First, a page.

Getting Started with Natural Language Processing in Python

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A significant portion of the data that is generated today is unstructured. Unstructured data includes social media comments, browsing history and customer feedback. Have you found yourself in a situation with a bunch of textual data to analyse, and no idea how to proceed?

The objective of this tutorial is to enable you to analyze textual data in Python through the concepts of Natural Language Processing (NLP). You will first learn how to tokenize your text into smaller chunks, normalize words to their root forms, and then, remove any noise in your documents to prepare them for further analysis.

Let's get started!


In this tutorial, we will use Python's nltk library to perform all NLP operations on the text. At the time of writing this tutorial, we used version 3.4 of nltk. To install the library, you can use the pip command on the terminal:

pip install nltk==3.4

To check which version of nltk you have in the system, you can import the library into the Python interpreter and check the version:

import nltk

To perform certain actions within nltk in this tutorial, you may have to download specific resources. We will describe each resource as and when required.

However, if you would like to avoid downloading individual resources later in the tutorial and grab them now in one go, run the following command:

python -m nltk.downloader all

Step 1: Convert into Tokens

A computer system can not find meaning in natural language by itself. The first step in processing natural language is to convert the original text into tokens. A token is a combination of continuous characters, with some meaning. It is up to you to decide how to break a sentence into tokens. For instance, an easy method is to split a sentence by whitespace to break it into individual words.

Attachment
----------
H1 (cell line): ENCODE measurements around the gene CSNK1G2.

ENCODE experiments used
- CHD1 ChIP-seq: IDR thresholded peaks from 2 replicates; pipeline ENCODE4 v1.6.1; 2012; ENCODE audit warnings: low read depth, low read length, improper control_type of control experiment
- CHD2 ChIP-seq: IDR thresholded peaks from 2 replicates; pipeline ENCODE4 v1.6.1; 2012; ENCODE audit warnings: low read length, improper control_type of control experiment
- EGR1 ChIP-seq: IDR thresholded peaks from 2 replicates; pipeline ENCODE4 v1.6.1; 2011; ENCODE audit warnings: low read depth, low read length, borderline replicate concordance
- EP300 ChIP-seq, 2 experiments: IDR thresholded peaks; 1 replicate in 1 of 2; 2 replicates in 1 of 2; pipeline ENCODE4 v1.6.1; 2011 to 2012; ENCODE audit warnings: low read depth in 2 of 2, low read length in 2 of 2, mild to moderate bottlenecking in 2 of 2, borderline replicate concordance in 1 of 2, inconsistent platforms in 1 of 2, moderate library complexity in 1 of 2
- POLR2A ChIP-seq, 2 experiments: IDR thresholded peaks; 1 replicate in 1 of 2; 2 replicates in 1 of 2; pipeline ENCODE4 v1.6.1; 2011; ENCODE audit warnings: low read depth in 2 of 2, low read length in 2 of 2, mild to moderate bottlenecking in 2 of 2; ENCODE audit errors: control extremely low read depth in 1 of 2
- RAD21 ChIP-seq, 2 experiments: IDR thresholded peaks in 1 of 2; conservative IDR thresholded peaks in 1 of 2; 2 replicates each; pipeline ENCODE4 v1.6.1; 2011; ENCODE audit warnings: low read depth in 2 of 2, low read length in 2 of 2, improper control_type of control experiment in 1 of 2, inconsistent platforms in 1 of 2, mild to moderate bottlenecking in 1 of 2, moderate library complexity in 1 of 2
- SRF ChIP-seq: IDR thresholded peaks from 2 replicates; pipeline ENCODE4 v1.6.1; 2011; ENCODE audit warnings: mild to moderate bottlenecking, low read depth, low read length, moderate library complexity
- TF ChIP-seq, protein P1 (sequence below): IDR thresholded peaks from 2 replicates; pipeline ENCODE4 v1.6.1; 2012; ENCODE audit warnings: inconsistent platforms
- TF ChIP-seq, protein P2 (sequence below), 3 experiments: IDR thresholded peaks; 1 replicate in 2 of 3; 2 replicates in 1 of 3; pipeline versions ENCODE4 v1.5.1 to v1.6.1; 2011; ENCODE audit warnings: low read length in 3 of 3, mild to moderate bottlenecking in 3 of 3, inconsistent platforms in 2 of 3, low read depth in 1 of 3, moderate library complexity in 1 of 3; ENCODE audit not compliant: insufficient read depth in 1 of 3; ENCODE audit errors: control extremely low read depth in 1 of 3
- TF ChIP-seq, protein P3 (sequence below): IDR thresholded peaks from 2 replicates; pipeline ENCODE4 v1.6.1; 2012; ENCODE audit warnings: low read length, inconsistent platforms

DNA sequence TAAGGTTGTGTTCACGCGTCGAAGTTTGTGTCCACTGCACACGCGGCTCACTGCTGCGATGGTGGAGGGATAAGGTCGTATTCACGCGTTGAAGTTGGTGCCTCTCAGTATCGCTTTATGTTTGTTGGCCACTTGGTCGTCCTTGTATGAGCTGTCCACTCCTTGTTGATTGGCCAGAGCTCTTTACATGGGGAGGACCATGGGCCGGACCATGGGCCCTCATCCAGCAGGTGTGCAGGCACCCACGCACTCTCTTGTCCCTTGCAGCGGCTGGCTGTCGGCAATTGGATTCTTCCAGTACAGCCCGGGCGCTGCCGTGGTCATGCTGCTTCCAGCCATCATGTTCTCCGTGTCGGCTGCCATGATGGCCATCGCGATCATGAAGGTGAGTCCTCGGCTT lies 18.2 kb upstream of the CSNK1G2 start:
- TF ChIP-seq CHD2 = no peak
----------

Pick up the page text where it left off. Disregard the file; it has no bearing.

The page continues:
Step 1 describes syntactical recognition, right?

Does Step 2 apply to all words or just to verbs? For verbs you are describing verb tense, right?

For Step 3, punctuation is sometimes useful, correct? I suppose it depends on the extent to which we want to understand the words. Some words might be just noise or might be important. The word “the” might be considered noise but there is a difference between “a suspect” (usually a general comment) and “the suspect” (usually specific).

Hi Samuel,

For step 1, I would say that syntactical recognition can be achieved through tokenization.

In step 2, the example definitely works around verbs and nouns, though you can modify it to get the base form of any word.

In step 3, you should consider what is the objective of your analysis - you may want to retain stop words and punctuation depending on the use case. Further, as you have pointed out, you may want to group words together too - “a suspect” could be a separate entity from “the suspect”!

I think that if someone is attempting to parse words grammatically to understand what is said as best as possible then verbs can be really complicated. Verbs can have a tense (time), number (singular or plural) and a type of the subject.

True, it does pose a challenge. While writing this article, what I had in mind was something like social media comments where the idea is to parse the text and try to assess its meaning.

Good intro but it would’ve been nice if the example showed how you can use NLP to determine predictive intent(i.e. what does the customer want ? balance status, order status, make a payment etc) when they call up and don’t want to deal with the typical press 1 if you want x press 2 if you want y press 3 if you want z till they drill down to an option that can help them. People most of the time just press 0 to connect with a human and that slows down the entire call center.


Covering advanced topics would have made this article difficult to comprehend for beginners in NLP. The intent from text can be predicted as a next step by analyzing the word associations in language.

It is not a matter of advanced, it is more of a matter of complex. Natural Language is complicated. People do not communicate using simple combinations of letters and words. NLP is by definition not simple. This article is actually not about NLP; more specifically, this article has very minimal or no recognition of grammar. Recognition of the fundamentals of grammar is not advanced NLP.

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